The annual USDA Planting Intentions Survey was released March 28, and it included some surprises for the Southeast, especially in the percentage increase in wheat and corn in several states and the percentage decrease in peanut acreage in Georgia in particular.
Corn acreage in the Southeast is predicted to increase slightly in most states, but the two biggest corn producing states in the region are forecast to go in somewhat opposite directions.
Georgia is predicted to increase production from 345,000 acres to 495,000 acres, a country-leading 43 percent increase.
And, North Carolina is expected to increase corn acreage by only three percent, despite huge reductions in cotton and peanuts and a slight reduction in soybean acreage.
Other corn producing states in the region are predicted to follow the national trend of slightly increased corn acres. Florida, Virginia and South Carolina are all projected to have a 2-6 percent increase in corn acreage in 2012.
Wheat acreage is projected to be up in all the Southeastern states, with the biggest jump coming in Georgia, with a 38 percent increase from 290,000 acres in 2012 to 400,000 acres in 2013.
North Carolina is projected to have the largest acreage increase, jumping from 830,000 last year to 960,000 acres in 2013.
Alabama is projected to have an 18 percent increase in wheat and Florida, on a much smaller scale, an increase of 15 percent.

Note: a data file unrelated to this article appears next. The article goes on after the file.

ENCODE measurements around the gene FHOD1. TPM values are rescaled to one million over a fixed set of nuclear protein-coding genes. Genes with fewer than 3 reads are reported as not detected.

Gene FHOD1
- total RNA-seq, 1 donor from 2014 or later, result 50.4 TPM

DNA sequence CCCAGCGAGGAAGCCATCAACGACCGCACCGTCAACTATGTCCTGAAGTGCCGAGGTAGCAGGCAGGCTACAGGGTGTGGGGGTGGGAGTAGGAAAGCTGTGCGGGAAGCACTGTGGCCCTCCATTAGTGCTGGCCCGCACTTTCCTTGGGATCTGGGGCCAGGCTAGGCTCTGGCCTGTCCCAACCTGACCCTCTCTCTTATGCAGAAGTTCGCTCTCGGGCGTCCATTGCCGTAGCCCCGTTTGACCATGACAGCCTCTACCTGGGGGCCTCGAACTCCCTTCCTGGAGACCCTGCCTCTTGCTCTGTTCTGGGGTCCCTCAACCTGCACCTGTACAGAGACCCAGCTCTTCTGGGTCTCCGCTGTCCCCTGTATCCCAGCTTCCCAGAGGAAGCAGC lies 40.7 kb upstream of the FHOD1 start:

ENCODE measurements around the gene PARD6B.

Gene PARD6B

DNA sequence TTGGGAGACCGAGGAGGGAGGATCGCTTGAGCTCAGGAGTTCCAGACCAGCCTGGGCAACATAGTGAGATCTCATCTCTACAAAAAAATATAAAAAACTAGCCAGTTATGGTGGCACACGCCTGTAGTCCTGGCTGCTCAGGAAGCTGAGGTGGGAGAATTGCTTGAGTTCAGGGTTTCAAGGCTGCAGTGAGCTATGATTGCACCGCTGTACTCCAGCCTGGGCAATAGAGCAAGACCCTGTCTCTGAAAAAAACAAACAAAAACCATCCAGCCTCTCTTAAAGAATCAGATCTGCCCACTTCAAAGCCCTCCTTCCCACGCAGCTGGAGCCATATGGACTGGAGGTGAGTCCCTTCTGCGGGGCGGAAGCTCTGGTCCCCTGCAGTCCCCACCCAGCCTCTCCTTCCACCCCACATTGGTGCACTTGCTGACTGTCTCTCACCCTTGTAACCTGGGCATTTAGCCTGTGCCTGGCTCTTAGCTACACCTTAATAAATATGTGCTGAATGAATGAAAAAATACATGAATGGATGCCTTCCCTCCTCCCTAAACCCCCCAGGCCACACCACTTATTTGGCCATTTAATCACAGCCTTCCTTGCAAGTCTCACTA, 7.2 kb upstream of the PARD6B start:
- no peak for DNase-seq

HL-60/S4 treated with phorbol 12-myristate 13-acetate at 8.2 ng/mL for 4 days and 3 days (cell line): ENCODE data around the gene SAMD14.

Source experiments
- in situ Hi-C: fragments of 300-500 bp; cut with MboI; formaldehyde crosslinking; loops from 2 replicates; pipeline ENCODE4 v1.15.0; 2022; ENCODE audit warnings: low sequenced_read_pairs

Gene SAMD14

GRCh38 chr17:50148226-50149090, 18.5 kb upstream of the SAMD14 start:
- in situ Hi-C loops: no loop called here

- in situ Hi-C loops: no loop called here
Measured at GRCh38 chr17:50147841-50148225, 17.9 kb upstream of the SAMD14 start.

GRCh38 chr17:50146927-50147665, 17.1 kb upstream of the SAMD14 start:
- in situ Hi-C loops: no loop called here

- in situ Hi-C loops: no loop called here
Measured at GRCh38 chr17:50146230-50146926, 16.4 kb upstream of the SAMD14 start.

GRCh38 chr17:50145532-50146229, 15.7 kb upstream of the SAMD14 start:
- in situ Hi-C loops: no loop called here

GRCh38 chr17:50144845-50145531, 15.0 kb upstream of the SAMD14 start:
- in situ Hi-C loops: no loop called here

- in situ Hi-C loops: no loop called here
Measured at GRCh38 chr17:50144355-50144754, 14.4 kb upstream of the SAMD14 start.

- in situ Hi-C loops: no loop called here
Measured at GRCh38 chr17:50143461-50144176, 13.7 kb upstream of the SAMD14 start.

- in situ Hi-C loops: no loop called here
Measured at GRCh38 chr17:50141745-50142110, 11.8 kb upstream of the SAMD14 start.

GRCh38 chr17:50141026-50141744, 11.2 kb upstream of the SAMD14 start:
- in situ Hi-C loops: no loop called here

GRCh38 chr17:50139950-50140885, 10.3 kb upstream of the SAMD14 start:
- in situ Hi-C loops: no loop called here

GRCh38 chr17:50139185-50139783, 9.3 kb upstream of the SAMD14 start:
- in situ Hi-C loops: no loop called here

South Carolina and Virginia are both projected to have a four percent increase in wheat acres for 2013.
The nationwide trend in cotton acreage continues to go downward, with a predicted decrease nationally of 19 percent in acreage for 2013 versus 2012. However, in the Southeast, in Georgia, the region’s largest cotton producer, acreage is expected to increase slightly.
In North Carolina, the region’s second largest cotton producer, acreage followed the national trend, with a decrease of about 20 percent projected for 2013.
Alabama and South Carolina are predicted to decrease cotton acreage by 3-5 percent. Florida is expecting a slight increase in cotton this year.
The biggest loser in acreage for 2013, according to the USDA survey, will be peanuts. Nationwide, a 27 percent decrease in peanut production is predicted.
In Georgia, by far the country’s largest peanut producing state, acreage is projected to be cut by 45 percent.
Every state in the Southeast is expected to cut peanut acreage, ranging from 32 percent in Alabama to 10 percent in Florida.
Last year the Southeast planted about 1.4 million acres of peanuts. This year the region is predicted to plant less than a million acres. Alabama is projected to plant 150,000 acres, Florida 190,000, North Carolina 80,000, South Carolina 90,000 and Virginia 14,000 acres of peanuts in 2013.
Perhaps the most surprising prediction from the annual survey comes in soybeans. In North Carolina, where large cuts in cotton and peanuts are expected, soybean acreage is predicted to fall slightly to 1.58 million acres.
Georgia and Florida, not traditionally big soybean producing states, are expected to increase acreage by 19 and 27 percent, respectively.
Alabama is expected to cut soybean acreage by 21 percent, by far the largest reduction in bean acreage in the Southeast.
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